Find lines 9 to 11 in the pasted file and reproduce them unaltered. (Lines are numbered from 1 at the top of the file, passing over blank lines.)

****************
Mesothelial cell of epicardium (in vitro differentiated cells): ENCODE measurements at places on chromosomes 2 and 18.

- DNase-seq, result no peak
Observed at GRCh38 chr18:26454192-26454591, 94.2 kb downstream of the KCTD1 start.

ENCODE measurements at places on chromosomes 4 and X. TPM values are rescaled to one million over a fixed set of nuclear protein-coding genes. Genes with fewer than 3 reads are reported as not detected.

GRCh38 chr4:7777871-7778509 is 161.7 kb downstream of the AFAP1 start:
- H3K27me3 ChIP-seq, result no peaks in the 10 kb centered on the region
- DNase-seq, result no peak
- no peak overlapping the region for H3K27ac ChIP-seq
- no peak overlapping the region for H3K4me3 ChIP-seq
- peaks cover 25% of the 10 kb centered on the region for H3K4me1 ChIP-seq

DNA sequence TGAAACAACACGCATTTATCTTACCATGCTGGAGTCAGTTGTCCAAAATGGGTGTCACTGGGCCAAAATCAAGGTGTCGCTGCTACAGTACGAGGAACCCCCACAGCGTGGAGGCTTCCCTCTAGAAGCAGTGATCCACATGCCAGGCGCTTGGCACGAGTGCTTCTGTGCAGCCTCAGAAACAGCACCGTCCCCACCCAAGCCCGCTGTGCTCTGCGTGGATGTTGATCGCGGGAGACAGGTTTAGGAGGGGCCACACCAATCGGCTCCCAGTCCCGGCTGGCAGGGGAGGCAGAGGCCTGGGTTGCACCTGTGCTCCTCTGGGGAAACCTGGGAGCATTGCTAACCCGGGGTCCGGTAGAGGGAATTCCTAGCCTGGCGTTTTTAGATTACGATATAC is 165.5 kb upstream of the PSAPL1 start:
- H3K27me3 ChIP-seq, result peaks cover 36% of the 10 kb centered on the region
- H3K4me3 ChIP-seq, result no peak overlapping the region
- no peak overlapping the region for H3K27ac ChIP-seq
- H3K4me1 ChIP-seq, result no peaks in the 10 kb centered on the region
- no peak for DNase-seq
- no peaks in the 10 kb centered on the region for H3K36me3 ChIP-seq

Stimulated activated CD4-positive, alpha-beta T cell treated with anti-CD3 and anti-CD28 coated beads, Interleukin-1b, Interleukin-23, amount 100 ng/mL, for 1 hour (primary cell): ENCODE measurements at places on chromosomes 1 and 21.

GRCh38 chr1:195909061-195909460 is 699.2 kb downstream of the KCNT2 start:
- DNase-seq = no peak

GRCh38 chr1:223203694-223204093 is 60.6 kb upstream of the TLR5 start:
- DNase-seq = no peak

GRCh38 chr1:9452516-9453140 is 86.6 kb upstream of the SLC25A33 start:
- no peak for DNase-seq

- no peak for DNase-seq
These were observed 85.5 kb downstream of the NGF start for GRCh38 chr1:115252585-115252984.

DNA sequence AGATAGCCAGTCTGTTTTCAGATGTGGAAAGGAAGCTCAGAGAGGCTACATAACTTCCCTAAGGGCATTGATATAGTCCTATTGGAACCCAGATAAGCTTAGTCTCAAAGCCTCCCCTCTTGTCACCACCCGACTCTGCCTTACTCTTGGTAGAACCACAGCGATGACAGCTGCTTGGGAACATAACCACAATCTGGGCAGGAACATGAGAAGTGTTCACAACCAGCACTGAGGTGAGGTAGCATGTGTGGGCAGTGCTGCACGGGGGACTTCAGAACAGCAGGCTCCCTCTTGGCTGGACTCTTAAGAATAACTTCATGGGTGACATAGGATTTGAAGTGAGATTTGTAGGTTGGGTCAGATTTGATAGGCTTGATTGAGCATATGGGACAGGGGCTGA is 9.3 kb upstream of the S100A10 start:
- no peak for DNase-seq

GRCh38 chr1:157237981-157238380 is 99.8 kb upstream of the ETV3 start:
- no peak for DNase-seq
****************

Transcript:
- no peak overlapping the region for H3K4me3 ChIP-seq
- peaks cover 25% of the 10 kb centered on the region for H3K4me1 ChIP-seq

DNA sequence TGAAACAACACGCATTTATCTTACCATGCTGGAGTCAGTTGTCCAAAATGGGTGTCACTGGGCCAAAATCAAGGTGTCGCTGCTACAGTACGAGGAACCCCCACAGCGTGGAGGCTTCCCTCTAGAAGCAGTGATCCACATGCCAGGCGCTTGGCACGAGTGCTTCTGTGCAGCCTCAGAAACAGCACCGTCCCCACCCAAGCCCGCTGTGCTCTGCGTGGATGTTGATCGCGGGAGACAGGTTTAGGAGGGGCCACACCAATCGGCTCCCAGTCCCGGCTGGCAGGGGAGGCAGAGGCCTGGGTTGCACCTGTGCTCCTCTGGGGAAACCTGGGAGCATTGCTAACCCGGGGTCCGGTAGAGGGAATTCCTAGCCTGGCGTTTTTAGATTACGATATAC is 165.5 kb upstream of the PSAPL1 start: